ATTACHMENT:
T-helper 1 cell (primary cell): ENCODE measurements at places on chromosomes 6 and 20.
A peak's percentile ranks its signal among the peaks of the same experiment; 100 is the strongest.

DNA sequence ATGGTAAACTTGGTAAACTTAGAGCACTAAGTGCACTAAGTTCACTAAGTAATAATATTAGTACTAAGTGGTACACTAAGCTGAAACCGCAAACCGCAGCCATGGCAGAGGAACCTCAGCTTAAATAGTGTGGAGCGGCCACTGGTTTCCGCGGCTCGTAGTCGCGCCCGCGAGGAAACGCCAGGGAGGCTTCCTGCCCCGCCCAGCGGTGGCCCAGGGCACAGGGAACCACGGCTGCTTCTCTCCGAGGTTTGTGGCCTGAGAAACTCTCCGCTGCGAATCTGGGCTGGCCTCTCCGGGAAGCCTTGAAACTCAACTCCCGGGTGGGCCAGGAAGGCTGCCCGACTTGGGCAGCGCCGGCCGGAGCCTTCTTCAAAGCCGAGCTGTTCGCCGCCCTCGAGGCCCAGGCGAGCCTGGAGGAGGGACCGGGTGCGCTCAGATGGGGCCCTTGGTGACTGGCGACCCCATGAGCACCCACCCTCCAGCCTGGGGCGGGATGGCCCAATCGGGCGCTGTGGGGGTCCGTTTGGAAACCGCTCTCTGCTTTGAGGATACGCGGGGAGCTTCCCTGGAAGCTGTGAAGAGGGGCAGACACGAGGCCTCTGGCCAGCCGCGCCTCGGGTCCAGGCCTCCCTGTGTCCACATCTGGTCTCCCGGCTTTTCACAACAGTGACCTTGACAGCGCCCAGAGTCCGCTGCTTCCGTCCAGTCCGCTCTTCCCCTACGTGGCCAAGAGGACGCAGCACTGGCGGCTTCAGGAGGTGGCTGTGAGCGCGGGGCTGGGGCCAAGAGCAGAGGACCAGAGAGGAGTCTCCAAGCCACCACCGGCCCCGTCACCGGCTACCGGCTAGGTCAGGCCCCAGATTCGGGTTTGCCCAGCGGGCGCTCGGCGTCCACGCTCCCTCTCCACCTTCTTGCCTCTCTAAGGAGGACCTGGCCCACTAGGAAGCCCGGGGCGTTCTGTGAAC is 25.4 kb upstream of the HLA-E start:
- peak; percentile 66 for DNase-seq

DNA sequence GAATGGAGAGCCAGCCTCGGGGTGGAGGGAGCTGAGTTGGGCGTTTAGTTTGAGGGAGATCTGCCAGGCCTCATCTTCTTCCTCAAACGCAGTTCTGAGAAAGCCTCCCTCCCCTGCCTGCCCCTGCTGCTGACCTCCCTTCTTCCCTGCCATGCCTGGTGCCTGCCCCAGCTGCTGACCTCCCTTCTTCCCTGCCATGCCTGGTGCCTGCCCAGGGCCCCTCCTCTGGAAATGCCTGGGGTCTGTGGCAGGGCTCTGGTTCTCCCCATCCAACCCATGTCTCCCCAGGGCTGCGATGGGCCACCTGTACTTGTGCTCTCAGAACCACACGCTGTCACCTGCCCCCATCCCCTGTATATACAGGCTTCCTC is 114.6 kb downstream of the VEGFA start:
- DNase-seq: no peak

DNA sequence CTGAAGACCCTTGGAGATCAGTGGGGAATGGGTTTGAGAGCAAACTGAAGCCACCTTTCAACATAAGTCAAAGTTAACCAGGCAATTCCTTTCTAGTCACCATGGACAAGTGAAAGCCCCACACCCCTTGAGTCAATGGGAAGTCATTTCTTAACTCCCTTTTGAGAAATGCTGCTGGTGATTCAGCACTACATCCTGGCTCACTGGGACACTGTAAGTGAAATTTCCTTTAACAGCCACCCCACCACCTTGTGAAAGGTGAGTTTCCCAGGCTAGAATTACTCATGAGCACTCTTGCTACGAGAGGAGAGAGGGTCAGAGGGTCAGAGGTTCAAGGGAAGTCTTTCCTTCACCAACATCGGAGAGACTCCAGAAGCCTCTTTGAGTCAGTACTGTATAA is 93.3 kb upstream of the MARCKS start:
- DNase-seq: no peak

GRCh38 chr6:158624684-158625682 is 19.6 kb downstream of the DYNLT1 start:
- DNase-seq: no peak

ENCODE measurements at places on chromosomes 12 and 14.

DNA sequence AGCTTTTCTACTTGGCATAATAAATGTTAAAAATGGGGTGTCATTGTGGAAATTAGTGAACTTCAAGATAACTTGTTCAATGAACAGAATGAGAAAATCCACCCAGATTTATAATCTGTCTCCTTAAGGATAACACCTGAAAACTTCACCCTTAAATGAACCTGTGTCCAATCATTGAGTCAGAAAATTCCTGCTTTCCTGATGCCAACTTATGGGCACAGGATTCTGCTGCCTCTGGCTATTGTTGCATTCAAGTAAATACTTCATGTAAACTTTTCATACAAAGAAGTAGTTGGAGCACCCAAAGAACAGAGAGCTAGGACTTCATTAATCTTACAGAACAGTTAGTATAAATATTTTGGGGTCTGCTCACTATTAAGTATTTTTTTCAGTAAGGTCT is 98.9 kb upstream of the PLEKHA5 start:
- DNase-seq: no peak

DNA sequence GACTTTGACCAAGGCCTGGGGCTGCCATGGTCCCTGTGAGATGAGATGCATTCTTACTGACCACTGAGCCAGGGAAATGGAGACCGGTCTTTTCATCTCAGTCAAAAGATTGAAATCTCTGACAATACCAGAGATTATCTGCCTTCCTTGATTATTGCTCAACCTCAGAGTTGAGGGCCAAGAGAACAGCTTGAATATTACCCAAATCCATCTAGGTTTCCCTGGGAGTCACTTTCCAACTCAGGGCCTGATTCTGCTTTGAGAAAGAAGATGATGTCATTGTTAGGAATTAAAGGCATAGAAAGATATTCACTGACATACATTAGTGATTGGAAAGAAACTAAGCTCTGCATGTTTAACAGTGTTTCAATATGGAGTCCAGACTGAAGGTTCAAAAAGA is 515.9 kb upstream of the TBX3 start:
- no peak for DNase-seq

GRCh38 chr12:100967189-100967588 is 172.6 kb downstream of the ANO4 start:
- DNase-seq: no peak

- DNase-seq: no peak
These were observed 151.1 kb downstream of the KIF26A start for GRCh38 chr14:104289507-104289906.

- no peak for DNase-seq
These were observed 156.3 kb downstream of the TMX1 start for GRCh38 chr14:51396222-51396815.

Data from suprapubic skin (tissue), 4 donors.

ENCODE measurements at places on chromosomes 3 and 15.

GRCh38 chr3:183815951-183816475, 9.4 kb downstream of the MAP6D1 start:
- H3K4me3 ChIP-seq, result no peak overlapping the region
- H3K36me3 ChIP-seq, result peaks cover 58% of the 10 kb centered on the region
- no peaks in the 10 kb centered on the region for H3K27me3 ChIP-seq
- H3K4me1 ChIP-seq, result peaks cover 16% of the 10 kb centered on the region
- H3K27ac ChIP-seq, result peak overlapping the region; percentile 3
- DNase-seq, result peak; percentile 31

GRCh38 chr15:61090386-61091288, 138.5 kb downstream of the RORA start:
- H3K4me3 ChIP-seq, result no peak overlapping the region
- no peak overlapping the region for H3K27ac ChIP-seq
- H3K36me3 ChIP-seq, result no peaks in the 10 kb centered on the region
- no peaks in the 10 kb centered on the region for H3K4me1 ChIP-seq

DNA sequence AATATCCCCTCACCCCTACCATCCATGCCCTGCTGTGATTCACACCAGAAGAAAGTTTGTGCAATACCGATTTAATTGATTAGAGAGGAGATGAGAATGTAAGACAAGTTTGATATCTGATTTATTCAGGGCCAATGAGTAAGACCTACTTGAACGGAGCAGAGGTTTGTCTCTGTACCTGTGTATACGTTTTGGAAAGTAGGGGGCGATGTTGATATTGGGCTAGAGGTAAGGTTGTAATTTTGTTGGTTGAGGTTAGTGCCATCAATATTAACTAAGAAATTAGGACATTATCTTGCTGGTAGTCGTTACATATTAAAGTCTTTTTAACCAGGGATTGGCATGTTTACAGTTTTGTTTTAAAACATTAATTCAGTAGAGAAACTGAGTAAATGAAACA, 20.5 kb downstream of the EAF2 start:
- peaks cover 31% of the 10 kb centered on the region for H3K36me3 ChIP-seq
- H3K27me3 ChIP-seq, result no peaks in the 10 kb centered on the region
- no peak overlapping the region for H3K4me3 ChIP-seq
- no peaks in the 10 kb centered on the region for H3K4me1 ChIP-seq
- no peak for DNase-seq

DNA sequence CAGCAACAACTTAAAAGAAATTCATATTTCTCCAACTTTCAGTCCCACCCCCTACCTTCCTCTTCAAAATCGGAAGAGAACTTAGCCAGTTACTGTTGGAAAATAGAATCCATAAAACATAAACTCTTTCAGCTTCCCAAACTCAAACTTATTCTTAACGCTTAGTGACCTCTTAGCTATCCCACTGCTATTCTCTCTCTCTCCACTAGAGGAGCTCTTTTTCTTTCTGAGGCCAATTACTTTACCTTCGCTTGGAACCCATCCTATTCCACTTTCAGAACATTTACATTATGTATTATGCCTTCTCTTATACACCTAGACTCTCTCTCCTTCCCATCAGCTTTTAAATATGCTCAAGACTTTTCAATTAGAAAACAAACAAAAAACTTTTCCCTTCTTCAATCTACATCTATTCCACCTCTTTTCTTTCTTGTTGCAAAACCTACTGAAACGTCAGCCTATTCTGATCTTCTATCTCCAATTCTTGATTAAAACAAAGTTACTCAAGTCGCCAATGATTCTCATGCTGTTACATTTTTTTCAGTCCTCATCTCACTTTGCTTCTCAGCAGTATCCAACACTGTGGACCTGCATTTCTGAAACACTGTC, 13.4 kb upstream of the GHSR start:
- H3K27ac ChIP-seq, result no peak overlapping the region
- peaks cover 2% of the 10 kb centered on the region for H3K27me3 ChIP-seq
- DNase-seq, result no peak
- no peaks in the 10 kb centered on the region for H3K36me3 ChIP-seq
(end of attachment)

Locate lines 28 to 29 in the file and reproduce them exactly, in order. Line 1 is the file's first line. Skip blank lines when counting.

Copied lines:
- H3K4me1 ChIP-seq, result peaks cover 16% of the 10 kb centered on the region
- H3K27ac ChIP-seq, result peak overlapping the region; percentile 3